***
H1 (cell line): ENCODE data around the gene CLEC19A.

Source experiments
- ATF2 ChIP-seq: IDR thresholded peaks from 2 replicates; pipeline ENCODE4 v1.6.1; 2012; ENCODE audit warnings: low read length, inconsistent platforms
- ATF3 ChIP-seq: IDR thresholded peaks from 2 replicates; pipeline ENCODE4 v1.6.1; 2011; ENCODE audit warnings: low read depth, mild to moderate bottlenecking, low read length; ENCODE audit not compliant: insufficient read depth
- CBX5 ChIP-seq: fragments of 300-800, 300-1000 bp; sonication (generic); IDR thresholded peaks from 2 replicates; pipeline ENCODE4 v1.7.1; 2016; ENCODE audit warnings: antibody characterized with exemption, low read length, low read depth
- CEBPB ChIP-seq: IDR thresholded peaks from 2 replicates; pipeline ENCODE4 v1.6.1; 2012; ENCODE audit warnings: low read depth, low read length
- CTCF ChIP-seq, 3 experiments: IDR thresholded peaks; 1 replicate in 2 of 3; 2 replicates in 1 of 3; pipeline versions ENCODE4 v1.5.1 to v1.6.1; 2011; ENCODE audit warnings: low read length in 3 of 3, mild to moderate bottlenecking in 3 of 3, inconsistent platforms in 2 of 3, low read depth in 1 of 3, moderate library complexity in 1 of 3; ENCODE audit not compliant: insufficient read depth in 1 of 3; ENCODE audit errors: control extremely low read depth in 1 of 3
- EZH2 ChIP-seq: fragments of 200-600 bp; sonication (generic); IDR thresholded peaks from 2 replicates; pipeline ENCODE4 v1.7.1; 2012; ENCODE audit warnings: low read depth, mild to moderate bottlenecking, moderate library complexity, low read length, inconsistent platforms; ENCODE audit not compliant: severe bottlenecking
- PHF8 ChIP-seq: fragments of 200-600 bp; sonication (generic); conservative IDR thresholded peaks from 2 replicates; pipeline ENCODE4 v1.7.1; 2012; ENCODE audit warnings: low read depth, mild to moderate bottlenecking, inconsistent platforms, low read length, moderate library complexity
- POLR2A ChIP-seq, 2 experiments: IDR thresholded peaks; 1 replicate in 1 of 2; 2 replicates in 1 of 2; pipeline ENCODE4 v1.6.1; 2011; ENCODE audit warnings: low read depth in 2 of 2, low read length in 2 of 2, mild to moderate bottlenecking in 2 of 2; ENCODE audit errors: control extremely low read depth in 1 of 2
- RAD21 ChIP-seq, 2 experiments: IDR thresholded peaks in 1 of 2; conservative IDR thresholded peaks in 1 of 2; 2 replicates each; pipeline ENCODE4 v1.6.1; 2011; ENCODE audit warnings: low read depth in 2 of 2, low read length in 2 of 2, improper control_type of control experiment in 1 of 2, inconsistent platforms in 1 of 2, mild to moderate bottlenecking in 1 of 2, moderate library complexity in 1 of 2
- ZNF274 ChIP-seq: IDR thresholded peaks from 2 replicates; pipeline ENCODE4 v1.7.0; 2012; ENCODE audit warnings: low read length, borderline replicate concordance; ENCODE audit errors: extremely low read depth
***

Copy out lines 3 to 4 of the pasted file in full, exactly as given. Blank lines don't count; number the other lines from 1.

- ATF2 ChIP-seq: IDR thresholded peaks from 2 replicates; pipeline ENCODE4 v1.6.1; 2012; ENCODE audit warnings: low read length, inconsistent platforms
- ATF3 ChIP-seq: IDR thresholded peaks from 2 replicates; pipeline ENCODE4 v1.6.1; 2011; ENCODE audit warnings: low read depth, mild to moderate bottlenecking, low read length; ENCODE audit not compliant: insufficient read depth